October 31, 2020
What is the marketing mix and how can you use it?
There are principles and overall strategies that govern marketing for brands and businesses. The marketing mix offers guidelines to promote a brand and its products in the most beneficial and profitable way possible. It determines the brand’s place in the market, helps it effectively target its key demographics, and assists the development of marketing strategies. Modern marketing is dominated by digital channels, but selecting the best digital approach for your brand is crucial to converting leads to sales. And don’t discount traditional physical marketing materials – for certain products old school techniques can still prove extremely effective. Let’s look at the marketing mix, and how it could benefit your business.
What is the marketing mix?
The concept of the marketing mix dates back to 1953, originally made up of the four Ps – namely product, price, promotion and place. This covers most of the different factors which can influence a consumer as they decide whether to use a product or service. By mixing these factors strategically, brands aim to elicit responses from their demographic, essentially directing their behaviour through their marketing message. The response could be a sale, or it could be signing up to a mailing list or filling in a survey. The four Ps also help businesses understand their own products and services, their appeal and the best way to market them.
This means your physical product, or your service, but it means more than that as well. We’re talking about the customer’s experience with your product – why did they choose it? What will it offer them? A good idea is to draw up customer profiles to define your target demographic – age, location, gender, profession, socio-economic standing, education etc. This way you can really get to know your customer, and learn to think like them. Knowledge is power, so learning as much as you can about your target audience will help you tailor your brand experience for them.
Choosing the price level for your product can be a stumbling block. Of course, you need to turn a profit, but there are many things to consider. Price too low, customers may view it as a cheap and nasty or disposable market option. Price too high and you won’t make any sales. It’s important to think about your customer demographic and their earning power – if you’re selling to the midrange market you need to price as such. Pricing strategies include bundle, subscription, psychological – pricing as £599 rather than £600 to give the illusion of a cheaper price – among many others.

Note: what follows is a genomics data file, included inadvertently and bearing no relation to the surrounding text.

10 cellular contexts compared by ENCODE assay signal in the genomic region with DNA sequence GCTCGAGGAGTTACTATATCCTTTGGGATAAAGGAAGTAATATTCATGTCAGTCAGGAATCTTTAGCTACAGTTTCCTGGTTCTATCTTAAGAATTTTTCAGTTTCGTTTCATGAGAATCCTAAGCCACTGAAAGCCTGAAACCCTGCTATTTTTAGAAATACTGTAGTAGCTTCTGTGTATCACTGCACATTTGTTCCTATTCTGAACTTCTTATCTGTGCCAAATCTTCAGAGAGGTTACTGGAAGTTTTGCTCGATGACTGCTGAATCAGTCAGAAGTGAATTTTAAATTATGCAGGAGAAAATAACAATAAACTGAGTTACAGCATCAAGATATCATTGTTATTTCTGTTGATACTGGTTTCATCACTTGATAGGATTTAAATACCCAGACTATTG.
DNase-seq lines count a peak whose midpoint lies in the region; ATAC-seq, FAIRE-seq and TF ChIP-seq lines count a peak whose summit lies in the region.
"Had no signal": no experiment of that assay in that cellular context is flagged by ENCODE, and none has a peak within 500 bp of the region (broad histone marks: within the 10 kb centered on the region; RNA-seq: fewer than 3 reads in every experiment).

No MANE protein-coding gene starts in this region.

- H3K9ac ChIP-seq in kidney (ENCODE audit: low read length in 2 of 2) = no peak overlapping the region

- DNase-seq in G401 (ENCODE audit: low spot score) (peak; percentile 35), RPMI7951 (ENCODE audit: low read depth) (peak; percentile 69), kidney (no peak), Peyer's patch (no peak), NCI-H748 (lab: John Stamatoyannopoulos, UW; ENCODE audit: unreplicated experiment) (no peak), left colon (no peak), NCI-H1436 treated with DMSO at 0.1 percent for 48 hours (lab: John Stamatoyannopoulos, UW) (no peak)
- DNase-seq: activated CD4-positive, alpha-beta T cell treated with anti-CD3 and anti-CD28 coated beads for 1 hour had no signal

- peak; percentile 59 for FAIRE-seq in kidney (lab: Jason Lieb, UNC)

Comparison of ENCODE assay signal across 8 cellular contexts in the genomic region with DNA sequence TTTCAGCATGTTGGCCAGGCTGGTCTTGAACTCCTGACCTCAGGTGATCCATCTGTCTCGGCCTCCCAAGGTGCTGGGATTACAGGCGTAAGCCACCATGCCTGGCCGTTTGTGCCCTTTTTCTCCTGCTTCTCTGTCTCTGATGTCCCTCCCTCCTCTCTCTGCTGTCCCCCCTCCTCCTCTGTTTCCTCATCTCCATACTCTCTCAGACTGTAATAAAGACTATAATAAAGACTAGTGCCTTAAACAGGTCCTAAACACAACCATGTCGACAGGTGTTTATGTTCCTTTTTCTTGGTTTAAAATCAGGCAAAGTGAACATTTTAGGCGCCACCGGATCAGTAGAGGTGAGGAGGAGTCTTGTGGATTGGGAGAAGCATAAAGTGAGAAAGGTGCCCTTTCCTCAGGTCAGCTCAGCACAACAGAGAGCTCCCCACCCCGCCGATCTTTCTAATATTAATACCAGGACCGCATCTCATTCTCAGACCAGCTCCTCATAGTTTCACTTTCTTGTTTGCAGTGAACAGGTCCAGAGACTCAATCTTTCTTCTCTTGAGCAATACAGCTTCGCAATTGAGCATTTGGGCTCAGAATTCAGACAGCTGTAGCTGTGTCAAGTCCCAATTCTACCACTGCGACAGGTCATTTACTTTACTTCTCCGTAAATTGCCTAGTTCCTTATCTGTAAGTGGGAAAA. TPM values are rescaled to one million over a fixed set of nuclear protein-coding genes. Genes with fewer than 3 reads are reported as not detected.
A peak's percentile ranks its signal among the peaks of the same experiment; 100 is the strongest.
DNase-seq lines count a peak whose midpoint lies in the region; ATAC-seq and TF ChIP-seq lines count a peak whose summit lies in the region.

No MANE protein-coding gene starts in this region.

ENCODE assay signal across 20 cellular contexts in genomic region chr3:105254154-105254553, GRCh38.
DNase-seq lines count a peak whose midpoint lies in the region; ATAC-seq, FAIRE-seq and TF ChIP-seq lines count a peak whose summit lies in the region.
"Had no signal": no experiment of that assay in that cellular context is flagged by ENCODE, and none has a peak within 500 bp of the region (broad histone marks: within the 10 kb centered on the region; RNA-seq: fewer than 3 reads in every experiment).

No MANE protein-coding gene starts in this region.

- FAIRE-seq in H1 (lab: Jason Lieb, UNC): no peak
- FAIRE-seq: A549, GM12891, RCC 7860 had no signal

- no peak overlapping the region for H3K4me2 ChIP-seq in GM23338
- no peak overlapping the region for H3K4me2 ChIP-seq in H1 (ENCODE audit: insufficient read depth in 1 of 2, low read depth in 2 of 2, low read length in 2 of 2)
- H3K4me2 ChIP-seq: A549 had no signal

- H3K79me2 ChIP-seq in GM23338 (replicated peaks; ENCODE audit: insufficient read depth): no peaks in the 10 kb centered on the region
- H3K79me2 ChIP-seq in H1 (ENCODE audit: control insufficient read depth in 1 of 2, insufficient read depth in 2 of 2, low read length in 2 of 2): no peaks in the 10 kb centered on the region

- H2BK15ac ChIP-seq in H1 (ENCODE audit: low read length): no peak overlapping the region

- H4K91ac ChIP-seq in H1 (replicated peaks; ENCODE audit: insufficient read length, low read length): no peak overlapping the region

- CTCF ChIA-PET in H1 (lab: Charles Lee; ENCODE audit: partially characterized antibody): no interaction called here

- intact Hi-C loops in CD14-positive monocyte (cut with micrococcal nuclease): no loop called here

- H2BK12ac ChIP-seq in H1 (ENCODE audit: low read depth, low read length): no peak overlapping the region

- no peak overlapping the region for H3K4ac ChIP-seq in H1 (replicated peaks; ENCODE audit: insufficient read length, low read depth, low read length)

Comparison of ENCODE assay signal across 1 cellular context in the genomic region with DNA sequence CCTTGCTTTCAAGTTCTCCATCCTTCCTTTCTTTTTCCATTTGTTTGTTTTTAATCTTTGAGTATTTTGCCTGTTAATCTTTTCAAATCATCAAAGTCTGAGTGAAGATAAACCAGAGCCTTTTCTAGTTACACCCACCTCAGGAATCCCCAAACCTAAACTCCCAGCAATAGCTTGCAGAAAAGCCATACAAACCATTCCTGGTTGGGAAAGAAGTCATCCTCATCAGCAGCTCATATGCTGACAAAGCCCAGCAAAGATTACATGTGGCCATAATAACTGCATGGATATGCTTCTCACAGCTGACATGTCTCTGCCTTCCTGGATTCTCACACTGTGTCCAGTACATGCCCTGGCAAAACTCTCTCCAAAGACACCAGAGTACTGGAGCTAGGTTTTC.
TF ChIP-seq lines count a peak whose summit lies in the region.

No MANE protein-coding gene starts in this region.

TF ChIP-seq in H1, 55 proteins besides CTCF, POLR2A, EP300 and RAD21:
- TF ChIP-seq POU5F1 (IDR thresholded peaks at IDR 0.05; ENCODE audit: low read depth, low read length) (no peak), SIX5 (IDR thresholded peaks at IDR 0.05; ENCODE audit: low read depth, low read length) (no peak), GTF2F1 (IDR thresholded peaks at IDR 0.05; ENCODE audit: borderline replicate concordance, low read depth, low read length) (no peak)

Contrary to what some think, promotion is not the same as marketing. It is a part of it, sure, but promotion is the process of how you communicate your product, your brand and their value to your existing and potential customers. It is important to identify which communication channels are appropriate and optimal for your target demographic. Digital channels are by far the dominant routes, but working out which to use depends on who you are trying to reach – social media communications can be tailored to fit almost all groups, such is their ubiquity these days (although much older people may not engage). Platforms such as SnapChat and TikTok are geared towards young adults and teenagers – those more likely to engage in viral marketing or user generated content. If you believe your product needs a lot of copy, a printed booklet is an ideal tool, and can easily be ‘digitised’ as a PDF and used in an email marketing campaign. Again, knowing your customer is critical when it comes to promotion.
Now you’ve got to know your customer base, priced your product and promoted it, how are you going to distribute it? Can you conduct sales purely online, or will you aim to place it in retail outlets? Wholesalers / re-sellers such as Amazon and Walmart have revolutionised placing products, leading to widened availability – if your product was aimed at a narrow demographic in the past it would have been much more difficult to find leads and generate sales. But on the other side of the coin, using those big, faceless companies takes away something from the customer experience, losing the intimacy and personal touch many consumers favour in this increasingly globalised world.
The marketing mix may be almost 70 years old, but its principles are ageless, and by applying them you could more effectively develop your customer base, and turn leads into conversions.